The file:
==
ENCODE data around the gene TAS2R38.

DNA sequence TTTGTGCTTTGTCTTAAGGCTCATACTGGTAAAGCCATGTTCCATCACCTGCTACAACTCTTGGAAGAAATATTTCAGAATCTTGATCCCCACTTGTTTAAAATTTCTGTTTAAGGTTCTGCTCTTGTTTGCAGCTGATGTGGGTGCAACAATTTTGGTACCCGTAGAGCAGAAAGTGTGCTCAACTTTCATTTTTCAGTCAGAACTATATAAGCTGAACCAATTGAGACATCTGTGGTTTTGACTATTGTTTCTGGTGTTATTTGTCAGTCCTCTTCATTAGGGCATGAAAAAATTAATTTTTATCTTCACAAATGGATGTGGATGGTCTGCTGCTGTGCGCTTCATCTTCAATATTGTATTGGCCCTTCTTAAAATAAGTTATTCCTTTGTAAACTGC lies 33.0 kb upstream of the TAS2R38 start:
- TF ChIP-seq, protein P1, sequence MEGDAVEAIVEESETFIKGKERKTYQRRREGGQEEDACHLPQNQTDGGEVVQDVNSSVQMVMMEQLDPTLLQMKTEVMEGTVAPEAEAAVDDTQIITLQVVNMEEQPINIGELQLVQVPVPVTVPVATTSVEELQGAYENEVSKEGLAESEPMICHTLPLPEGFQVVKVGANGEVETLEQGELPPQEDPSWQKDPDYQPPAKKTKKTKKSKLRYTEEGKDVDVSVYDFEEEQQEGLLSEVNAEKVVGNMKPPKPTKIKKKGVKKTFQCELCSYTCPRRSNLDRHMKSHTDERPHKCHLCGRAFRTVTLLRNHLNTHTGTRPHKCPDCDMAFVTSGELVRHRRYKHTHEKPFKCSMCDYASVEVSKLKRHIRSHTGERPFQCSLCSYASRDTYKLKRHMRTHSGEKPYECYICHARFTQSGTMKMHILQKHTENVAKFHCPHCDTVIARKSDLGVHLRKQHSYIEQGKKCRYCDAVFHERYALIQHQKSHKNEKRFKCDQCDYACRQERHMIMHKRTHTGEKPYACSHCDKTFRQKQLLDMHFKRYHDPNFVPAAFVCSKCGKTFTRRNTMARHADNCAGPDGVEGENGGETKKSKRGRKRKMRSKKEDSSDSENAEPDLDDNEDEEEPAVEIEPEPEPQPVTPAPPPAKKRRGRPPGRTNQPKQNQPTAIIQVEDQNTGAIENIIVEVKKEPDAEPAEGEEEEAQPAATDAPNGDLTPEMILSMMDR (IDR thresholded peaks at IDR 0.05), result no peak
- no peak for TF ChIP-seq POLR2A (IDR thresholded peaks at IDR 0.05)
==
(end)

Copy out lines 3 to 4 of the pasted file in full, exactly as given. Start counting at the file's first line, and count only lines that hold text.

- TF ChIP-seq, protein P1, sequence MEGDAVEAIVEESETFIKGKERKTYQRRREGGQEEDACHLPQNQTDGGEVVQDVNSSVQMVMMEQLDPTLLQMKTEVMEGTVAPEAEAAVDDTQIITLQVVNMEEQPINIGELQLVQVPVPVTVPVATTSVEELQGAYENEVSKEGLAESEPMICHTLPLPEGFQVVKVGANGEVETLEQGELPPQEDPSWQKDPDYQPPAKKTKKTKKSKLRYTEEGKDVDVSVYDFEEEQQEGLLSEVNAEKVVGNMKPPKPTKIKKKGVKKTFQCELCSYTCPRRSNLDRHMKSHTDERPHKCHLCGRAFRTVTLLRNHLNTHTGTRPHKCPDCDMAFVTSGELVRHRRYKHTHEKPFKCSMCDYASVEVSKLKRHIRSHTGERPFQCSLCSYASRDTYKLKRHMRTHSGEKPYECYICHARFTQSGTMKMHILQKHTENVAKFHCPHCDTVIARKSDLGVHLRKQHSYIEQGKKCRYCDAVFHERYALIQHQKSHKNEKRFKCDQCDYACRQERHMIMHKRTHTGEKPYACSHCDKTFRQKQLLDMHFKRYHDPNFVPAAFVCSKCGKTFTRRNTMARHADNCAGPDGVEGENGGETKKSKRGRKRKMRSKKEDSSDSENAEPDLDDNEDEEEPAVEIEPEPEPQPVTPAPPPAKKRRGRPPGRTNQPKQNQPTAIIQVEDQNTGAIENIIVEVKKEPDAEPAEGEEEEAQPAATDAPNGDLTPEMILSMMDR (IDR thresholded peaks at IDR 0.05), result no peak
- no peak for TF ChIP-seq POLR2A (IDR thresholded peaks at IDR 0.05)